This piece was written for Lev Taylor.
When trying to pick a religious name, I raised the idea of “Glitch” with my rabbi, who was initially nonplussed. In Yiddish, it means a mistake or a slip up. It’s in English that it’s come to mean a voltage spike and to go on to name a genre of digital art.
I made this piece out of a photo of Rabbi Lev Taylor, which I found on the internet. I used a script to glitch hundreds of copies of the Jpeg and stitch them into a film. I also played the Jpeg as it it were an audio file. Then I converted it to a larger file format and stretched it with PaulStretch. I used SuperCollider’s PV_RandComb ugen to pick a few frequencies to play at a time. Due to the maths of the FFT, this tends toward high pitches. I stitched everything together and sent him this piece.
Honestly, I like the idea of going by Glitch so much, I’m thinking about what contexts I could use it in. Art, sure! Everyday life?
Podcast: Play in new window | Download (Duration: 1:02 — 2.3MB)
Dick Pic Hymnen (2016)
This piece was commissioned by lesbiancockslut.com [NSFW]
When commissioned, I appealed on twitter for people to send me dick pics. Specifically, encrypted dick picks, to highlight that various national governments are spying on our sexts. In return, I was sent two unecrpyted images and one encrypted one. The unlocked images were of a tin of spotted dick, and a rooster (known to the English as a ‘cock’). The encrypted image was of the sender’s ‘friend, Richard.’
I took these files and played them as if they were wav files. Compressed and encrypted files sound like white noise, so I took the two unencrypted images and converted them to raw image formats. I then converted those to raw audio and used them as samples.
The pitches and rhythms in the piece are taken from a hymn that was popular in American Catholic churches when I was a child.
The images in the video are (obviously) not the images in the audio, as those were of unknown copyright status. The video images come from picasaweb.google.com/lh/photo/hJOtwAhiy6I9de3uFZxJUw and ommons.wikimedia.org/wiki/File:Boxerbriefs.jpg
Podcast: Play in new window | Download (Duration: 1:11 — 2.2MB)
Shorts #33: Birthday Music for Caroline (2014)
Commissioned in honour of Caroline’s birthday – “Happy Birthday, love from Lauren and Alistair”
This was a digital piece using a very large number of scripts. First I wrote a SuperCollider script to generate some stochastic sounds. Then I wrote a script to convert audio files into bmp graphics files. Then I wrote a script to convert those files to jpegs, glitch the jpegs and convert back to audio. Then I also did several revisions of drawing more and more on the images in GIMP to transform them. I ended up with several batch processing scripts to glitch audio using visual data processing. I’ve put some of them on github and the rest will go after I fix some bugs I found after finishing this piece.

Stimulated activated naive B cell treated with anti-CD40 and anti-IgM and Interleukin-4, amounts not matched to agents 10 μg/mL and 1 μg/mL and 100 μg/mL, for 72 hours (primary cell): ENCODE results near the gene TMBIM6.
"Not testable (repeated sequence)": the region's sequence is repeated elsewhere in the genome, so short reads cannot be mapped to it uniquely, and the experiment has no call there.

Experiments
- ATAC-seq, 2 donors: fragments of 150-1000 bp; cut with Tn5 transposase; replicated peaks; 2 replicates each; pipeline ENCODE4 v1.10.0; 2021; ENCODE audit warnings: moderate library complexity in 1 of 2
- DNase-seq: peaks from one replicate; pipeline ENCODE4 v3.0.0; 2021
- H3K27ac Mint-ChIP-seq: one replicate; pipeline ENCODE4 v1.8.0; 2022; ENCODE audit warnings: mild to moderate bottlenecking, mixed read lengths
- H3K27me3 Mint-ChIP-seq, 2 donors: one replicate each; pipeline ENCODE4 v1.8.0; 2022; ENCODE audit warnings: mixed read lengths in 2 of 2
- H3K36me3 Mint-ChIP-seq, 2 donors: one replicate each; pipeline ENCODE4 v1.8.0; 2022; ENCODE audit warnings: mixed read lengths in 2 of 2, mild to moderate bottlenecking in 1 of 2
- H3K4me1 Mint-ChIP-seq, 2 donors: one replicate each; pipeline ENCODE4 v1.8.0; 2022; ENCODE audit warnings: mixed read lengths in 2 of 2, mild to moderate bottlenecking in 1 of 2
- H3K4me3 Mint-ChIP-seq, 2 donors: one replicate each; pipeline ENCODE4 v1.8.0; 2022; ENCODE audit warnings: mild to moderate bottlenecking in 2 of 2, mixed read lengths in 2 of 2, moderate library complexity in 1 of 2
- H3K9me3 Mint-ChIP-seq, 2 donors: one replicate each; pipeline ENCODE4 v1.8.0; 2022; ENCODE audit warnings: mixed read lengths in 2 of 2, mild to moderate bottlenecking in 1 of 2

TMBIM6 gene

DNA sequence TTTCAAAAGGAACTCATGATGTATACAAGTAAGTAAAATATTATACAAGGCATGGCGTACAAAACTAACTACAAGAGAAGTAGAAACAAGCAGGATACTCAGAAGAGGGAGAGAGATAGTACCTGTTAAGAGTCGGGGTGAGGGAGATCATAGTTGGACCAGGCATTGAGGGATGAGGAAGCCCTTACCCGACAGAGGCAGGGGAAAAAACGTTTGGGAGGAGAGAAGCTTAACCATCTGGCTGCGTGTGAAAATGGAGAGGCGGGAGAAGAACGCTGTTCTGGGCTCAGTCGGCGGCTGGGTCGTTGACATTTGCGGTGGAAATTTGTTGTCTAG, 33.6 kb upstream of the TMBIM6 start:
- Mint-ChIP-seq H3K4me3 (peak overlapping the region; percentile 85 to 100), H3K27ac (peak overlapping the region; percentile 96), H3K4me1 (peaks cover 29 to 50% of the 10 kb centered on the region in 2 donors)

After generating loads of material, I listened to it and assembled it as a collage in Ardour.
The images are also kind of interesting!
Podcast: Play in new window | Download (Duration: 1:00 — 1.4MB)
Virtual Memory (Excerpt)
Composed in 2001 using Macintosh Virtual Memory with an AIFF header added, a Jomox AirBase drum machine and a Midiverb. This used to be a 40 minute composition, which I broke into two parts due to limitations on file size imposed by Mp3.com. I released this as an album in 2001 or 2002, but it failed to sell well. To try to get people to listen to it, I renamed the files to “unreleased britney spears,” and logged on to Napster, where I would hang around in the chat rooms encouraging people to download them. In those days, we called that sort of behavior “guerilla marketing.” Now, it’s more commonly referred to as “being an asshole.”
The first 8 minutes were always the best, so here they are.
Podcast: Play in new window | Download (9.9MB)
Headerless Data No. 2
This piece is an example of data bending: a technique where a normal computer file is played as if it were a sound file. The file in this case is an image. Data bending, to me, sounds very similar to some fo the sounds created by Xenakis’ Gendyn algorithms, which shows the similarities of mathematical modelling of different phenomenon, whether it be stochastic or generated by a photograph.
Podcast: Play in new window | Download (8.3MB)
Headerless Data No.1
I created a Photoshop document and put an AIFF header on it, then converted the AIFF to mp3. Any structure this appears to have is either because of the way Photoshop stores layers, or because of nice mosiac tiling I put on the image.
Podcast: Play in new window | Download (1.4MB)